The Theme of Compassion

In Phantom of the Opera,  Christine’s compassion for the Phantom leads to his redemption and transformation:  he lets Raoul and Christine go free, he himself is set free from his bitterness and hatred, and he escapes the mob after physically transforming himself to elude capture.

Think about other stories you have read or seen in which a character  showed compassion for another.  How did that compassionate act change a character or move the story in a new direction?  Name the story or character and share your observations.

Another way to think about the question is to turn it around:  can you think about a story in which the withholding of compassion has turned a character or a story in a direction different from where it might have otherwise gone?

Write a comment in order to respond to the question, or respond by elaborating on another student’s comment.

***Your comment should inlclude:

-Title and author of work

– The character’s name and explanation of how the character changed when compassion was / was not shown

– How this change affected the events of the story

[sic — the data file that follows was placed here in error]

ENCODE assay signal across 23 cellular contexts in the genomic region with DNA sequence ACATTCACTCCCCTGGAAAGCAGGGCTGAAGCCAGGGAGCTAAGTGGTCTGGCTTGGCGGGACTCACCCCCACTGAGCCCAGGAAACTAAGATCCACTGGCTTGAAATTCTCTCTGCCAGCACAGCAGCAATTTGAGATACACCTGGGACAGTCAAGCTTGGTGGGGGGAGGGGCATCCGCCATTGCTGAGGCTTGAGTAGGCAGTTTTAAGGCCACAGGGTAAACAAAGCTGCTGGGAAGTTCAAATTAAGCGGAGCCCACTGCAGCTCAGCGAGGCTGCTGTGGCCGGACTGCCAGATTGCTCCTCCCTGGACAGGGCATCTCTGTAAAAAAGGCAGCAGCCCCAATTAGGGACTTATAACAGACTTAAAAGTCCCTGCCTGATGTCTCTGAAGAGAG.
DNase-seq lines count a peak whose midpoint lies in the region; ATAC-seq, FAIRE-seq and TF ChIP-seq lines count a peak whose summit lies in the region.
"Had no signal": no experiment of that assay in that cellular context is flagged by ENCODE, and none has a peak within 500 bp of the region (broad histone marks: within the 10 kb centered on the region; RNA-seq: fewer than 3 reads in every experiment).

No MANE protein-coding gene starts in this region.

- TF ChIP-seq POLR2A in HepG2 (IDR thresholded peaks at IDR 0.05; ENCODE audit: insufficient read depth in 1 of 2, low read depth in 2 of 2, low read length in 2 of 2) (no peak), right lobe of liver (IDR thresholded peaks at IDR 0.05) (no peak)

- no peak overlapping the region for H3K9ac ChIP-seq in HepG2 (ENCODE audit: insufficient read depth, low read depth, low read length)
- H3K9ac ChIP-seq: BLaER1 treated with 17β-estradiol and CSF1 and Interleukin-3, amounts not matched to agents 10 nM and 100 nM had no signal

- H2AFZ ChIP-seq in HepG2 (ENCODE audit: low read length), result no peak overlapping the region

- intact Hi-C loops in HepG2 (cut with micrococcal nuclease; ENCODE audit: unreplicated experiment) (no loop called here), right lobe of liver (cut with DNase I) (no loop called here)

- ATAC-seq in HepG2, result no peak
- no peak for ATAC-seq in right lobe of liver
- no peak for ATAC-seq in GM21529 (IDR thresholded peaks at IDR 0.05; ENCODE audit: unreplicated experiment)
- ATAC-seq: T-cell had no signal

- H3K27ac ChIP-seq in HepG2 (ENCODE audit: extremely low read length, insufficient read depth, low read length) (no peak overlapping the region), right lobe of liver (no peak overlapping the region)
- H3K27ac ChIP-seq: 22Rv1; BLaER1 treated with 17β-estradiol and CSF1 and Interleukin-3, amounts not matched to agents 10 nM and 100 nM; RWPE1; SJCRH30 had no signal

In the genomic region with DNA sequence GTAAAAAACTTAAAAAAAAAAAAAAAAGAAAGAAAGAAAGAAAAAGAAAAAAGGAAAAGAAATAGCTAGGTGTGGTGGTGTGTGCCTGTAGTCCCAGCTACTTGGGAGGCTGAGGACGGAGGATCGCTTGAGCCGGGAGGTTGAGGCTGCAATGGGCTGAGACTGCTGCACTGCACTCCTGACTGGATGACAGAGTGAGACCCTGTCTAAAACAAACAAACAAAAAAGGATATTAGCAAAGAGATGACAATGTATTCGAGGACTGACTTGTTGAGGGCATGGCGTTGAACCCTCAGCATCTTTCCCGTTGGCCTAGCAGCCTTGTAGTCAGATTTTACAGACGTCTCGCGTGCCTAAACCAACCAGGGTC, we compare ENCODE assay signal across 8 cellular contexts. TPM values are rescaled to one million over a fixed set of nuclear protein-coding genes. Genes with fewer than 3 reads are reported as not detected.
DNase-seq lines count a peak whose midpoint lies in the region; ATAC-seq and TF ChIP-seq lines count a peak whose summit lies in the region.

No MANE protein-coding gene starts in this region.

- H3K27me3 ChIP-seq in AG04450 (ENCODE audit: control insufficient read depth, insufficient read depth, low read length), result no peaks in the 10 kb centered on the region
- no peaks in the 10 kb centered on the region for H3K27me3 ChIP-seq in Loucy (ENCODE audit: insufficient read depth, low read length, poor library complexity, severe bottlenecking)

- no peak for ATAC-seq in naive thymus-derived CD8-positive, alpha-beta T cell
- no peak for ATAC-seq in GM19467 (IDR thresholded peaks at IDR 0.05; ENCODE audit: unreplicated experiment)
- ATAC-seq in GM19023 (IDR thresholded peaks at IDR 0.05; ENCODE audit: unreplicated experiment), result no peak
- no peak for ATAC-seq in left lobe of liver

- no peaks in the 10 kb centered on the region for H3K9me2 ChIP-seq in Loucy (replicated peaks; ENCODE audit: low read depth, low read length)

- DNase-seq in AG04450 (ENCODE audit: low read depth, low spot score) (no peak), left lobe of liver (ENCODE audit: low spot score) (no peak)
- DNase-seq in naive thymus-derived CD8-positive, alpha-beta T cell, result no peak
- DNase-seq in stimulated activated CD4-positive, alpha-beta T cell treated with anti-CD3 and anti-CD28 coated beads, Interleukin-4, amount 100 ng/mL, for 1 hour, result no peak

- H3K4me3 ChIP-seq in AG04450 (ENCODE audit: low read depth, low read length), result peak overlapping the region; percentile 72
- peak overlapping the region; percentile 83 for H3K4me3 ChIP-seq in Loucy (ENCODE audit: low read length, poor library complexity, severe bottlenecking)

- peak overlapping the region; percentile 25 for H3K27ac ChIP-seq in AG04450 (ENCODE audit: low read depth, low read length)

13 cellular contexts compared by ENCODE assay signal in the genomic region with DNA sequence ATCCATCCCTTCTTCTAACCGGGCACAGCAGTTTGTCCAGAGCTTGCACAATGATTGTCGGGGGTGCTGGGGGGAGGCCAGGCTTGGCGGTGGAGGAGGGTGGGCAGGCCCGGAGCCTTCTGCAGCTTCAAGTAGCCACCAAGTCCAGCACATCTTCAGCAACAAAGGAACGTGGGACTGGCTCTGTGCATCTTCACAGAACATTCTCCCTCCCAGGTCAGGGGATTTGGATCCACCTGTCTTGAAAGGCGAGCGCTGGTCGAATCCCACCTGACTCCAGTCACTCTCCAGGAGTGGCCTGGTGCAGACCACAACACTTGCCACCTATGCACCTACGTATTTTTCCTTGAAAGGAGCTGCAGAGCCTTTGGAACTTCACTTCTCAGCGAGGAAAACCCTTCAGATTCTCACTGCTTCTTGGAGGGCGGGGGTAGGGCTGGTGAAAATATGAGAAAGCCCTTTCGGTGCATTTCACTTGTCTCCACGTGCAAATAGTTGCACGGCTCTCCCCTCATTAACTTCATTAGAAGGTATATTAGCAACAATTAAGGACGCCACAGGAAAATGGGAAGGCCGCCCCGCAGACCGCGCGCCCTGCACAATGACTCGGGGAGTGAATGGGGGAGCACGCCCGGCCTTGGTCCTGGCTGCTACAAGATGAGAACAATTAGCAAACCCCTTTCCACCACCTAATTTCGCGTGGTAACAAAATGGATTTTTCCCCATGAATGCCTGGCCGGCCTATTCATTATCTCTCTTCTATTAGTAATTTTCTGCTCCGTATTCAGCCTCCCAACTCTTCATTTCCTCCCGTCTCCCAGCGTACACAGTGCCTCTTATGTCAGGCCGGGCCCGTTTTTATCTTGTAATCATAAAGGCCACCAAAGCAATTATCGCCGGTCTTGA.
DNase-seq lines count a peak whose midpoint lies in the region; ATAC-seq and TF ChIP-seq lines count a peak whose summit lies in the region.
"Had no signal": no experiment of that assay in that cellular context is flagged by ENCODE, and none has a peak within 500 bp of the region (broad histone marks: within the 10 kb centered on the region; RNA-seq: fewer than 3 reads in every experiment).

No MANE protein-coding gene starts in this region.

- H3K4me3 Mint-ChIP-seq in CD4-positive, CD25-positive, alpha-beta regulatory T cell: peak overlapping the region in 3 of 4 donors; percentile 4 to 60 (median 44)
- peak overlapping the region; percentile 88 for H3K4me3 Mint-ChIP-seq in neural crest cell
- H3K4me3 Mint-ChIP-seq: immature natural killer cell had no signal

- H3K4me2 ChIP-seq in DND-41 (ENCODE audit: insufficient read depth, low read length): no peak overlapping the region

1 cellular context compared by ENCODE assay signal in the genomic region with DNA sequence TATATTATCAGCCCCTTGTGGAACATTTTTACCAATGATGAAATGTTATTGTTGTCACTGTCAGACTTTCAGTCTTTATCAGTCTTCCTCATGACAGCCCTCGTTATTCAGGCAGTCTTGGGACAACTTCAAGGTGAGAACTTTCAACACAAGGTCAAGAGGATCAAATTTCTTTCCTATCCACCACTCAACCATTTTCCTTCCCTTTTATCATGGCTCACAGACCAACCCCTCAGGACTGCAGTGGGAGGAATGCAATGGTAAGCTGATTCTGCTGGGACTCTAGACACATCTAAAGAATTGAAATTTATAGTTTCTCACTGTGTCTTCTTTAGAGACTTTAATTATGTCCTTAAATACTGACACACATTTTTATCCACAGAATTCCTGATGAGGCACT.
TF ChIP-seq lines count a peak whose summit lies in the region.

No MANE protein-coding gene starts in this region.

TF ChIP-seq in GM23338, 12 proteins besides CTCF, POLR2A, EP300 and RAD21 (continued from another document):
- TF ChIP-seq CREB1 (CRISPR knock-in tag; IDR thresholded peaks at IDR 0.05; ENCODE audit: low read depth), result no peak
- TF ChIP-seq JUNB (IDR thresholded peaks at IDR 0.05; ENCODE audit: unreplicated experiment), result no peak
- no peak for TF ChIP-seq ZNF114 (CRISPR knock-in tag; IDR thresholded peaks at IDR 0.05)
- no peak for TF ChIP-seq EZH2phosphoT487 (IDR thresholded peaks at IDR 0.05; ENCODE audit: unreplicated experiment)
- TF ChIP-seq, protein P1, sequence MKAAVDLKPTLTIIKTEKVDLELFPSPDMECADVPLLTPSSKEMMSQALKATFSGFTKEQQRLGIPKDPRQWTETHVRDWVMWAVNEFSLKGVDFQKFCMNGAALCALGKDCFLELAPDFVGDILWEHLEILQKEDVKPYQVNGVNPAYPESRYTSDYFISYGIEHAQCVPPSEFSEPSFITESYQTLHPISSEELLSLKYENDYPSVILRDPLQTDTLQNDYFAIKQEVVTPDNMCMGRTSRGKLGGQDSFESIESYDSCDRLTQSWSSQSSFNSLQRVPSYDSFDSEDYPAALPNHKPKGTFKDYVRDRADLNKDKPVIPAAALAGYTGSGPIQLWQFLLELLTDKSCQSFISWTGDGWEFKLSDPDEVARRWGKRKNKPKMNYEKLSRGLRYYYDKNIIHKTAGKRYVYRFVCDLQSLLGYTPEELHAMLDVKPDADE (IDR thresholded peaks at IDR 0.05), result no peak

– Closing sentence

Expository Writing Ideas

Need an idea for your next expository writing assignment?

Let’s think about this together. We know that expository writing can explain: it can explain why you think something or how something is done. Perhaps you’ve been reading some articles this week about the Olympics, explaining the history of how certain sports have developed over time or explaining an opinion as to why Russia should or should not have been awarded the games.

You can think about aspects of your own life and explain the how or why of topics you know well:

Think about family vacations.

Explain why _______ is a great place to visit.
Explain why your family will never again vacation at ______.
Explain how to make the best of a rainy day stuck in _______.
Explain why air travel is _______.
Explain how to survive a long flight (or a long airport delay).
Explain why family road trips are _______.
Explain how to irritate your siblings on a family road trip.
Explain why Disney World never gets old, no matter how many times you’ve been before.
Explain why _______ is the best ride at _______.

Think about your school life.
Explain why _______ is your favorite subject.
Explain how to make ________ grades in class.
Explain why school dances are _______.
Explain how the school day could be better organized.
Explain why the school’s technology policy is ________.